Casey Affleck portrays Kenzie, as a man singularly obsessed with solving the crime, putting everything at risk for the pursuit of truth and justice. Veteran actors Ed Harris and Morgan Freeman bring solid supporting acting to the film.


Even though Matt Damon and Ben Affleck had been floating around Hollywood for a couple of years making movies, they were still considered minor actors before 1997's "Good Will Hunting." The two childhood friends who grew up together in Massachusetts co-wrote this poignant coming of age drama set in Boston.

Working as a lowly janitor at MIT, Will Hunting (Matt Damon) has a gift for mathematics that has the potential to carry him far beyond his working class background. Discovered by a MIT professor looking to nurture his talents, Will learns he must turn his back on his neighborhood and his best friend (Ben Affleck) to achieve academic success.

Will's life becomes further complicated with the introduction of a budding love interest in a wealthy Harvard medical student (Minnie Driver), and the attempted help of a washed-up shrink named Sean Maguire (Robin Williams). Sean grapples with Will to open up and to confront the psychological damage of his abusive upbringing so that he can learn to trust others and to move forward in the next chapter of his life.

Affleck and Damon's screenplay is poignant without being overly sappy, creating believable characters the audience becomes attached to. Robin Williams displays a powerful range of emotions in his character, showing a hardened man capable of giving tough love, yet burdened with grief over the loss of his true love.


When "Boondock Saints" came out in 1999, it largely flew under the radar. I did not hear about the film until 2002. Much like many other people who have become fans of this movie, I saw the film because of word-of-mouth. A friend recommended that I see the movie, since it was one of his favorites.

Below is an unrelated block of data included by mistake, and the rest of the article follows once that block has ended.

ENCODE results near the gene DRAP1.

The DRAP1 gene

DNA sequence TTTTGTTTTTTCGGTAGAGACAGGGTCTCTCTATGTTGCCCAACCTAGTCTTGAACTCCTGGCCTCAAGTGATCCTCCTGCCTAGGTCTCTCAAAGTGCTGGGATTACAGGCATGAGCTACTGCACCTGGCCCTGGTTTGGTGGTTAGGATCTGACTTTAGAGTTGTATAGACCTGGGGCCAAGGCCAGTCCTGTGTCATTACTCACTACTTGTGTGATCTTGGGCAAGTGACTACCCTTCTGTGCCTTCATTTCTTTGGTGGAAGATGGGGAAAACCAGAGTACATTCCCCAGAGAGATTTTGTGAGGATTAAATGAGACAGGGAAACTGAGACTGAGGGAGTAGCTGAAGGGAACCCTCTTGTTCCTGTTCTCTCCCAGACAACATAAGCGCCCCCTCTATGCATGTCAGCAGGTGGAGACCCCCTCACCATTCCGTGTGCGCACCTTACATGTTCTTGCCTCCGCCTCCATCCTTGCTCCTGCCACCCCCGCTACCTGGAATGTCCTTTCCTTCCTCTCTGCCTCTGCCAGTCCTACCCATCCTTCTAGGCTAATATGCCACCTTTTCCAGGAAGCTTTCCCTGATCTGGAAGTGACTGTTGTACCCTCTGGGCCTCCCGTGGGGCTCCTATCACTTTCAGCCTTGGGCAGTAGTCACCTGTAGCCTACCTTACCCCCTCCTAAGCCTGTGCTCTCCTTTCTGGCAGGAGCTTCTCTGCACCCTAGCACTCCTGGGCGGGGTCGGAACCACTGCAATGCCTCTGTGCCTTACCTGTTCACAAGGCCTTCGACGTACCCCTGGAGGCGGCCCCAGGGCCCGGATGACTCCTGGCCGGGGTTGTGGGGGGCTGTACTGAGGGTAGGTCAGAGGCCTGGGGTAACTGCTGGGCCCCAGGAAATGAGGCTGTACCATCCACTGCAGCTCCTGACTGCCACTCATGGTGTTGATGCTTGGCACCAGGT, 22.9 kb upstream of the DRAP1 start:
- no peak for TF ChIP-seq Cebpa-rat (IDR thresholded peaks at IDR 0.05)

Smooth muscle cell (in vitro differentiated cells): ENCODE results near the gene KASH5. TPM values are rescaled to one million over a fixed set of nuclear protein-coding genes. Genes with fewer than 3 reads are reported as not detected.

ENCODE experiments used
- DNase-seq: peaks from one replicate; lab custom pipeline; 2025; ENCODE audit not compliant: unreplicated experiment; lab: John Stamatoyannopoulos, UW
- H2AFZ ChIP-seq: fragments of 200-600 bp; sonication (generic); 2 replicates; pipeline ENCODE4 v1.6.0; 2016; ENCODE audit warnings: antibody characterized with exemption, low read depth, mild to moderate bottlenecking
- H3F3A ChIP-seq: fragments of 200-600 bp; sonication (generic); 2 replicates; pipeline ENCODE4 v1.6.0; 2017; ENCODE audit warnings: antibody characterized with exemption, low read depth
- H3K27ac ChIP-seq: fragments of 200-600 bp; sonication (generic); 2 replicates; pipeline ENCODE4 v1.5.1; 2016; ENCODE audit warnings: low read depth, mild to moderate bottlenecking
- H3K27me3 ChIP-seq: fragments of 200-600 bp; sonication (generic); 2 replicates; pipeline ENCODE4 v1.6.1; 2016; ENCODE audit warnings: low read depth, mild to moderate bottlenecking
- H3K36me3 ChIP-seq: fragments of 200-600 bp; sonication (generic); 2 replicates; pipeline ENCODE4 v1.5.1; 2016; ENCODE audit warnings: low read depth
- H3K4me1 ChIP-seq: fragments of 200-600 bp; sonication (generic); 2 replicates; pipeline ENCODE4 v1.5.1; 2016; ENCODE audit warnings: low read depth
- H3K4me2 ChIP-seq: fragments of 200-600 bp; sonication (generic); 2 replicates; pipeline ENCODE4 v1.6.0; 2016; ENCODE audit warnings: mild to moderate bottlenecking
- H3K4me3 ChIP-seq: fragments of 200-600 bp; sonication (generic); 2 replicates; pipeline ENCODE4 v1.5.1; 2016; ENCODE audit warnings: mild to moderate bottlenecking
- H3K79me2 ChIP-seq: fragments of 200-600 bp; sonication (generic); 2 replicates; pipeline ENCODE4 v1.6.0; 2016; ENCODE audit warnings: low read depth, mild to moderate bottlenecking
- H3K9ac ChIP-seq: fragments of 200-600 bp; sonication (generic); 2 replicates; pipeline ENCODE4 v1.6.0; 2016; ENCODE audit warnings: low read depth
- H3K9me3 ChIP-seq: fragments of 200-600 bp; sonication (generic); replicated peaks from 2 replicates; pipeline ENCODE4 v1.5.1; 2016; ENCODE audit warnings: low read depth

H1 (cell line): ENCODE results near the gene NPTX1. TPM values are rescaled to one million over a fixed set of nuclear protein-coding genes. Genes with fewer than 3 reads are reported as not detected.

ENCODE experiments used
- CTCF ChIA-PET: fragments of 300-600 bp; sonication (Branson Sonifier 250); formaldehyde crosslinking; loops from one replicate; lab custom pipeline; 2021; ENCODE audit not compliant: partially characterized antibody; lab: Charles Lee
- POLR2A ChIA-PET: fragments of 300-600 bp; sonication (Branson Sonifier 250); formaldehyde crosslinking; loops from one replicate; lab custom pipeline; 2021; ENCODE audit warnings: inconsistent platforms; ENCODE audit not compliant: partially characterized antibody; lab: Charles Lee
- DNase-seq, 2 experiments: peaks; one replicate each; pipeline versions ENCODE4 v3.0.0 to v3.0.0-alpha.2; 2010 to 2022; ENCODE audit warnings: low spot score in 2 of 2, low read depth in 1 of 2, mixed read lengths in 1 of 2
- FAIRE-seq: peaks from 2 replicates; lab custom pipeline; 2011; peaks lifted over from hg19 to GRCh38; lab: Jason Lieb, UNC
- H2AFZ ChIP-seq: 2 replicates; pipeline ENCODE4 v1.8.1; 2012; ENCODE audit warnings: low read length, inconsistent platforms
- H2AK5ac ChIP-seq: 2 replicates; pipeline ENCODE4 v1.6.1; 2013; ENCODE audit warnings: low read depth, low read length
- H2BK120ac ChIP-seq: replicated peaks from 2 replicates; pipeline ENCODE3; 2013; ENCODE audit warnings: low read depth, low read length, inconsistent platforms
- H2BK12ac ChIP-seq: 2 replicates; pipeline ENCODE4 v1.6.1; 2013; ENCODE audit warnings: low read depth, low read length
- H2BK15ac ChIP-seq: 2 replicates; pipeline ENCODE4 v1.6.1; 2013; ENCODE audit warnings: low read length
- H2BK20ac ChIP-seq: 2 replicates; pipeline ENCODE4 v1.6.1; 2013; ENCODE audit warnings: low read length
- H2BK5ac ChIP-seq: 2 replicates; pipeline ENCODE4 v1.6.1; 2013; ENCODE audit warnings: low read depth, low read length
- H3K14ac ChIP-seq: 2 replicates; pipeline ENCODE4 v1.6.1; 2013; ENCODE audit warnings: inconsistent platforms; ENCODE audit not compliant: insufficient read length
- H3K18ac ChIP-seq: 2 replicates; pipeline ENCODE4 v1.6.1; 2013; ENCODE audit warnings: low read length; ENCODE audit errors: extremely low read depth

Two Irish brothers from South Boston, beat up a couple of Russian mobsters in a local bar on Saint Patrick's Day. Embarrassed about being beaten, the Russians come to kill the MacManus brothers in their home. In a daring feat, the two survive, but they kill the gangsters in the process.

Special Agent Smecker (Willem Dafoe), the brilliant FBI agent assigned to the case, figures out the brothers did it, but that they were acting in self defense so he does not charge them for murder.

Sleeping in their holding cell, the religious brothers have a vision of God commanding them to kill evildoers. From there the two decide to dedicate their lives to vigilante justice, killing criminals to make the world a safer place for good people.

Action sequences throughout the film are intentionally epic, using slow motion and intense music to glorify the gunfire and killing. One of the most unique aspects of storytelling in the film that makes it so entertaining, is that audiences see the bullet riddled crime scene aftermath before they actually know what happened.

Willem Dafoe's character becomes more fascinating because his forensic knowledge, allows him to reconstruct the action in his head. It's this action that the audience gets to see as he retraces what happened in his mental picture.

"Boondock Saints" is a low-budget film that feels more grounded in Boston than a lot of movies, because it steers away from some of the more common landmarks, while still reminding audiences they are in the city.

Personally I believe it's a fun action film, that should not be overanalyzed, but it can't help but raise the moral question "Is it right to kill even if it's in an attempt to preserve the public good?"

That wraps up my list of great movies about Boston. One movie I would include as an honorable mention would be the Brendan Frasier movie "With Honors." That's another movie worth checking out.

Did I leave any of your favorite Boston movies out? Are you planning to see the new "Boondock Saints" movie? Let me know.

Story by Starpulse contributing writer Evan Crean, a movie trivia guru and trailer addict with a practically photographic memory of actors and directors. Get a first look at the movies premiering each week, which which ones will be worth your $10, which ones you should wait to rent and which ones aren't worth your time.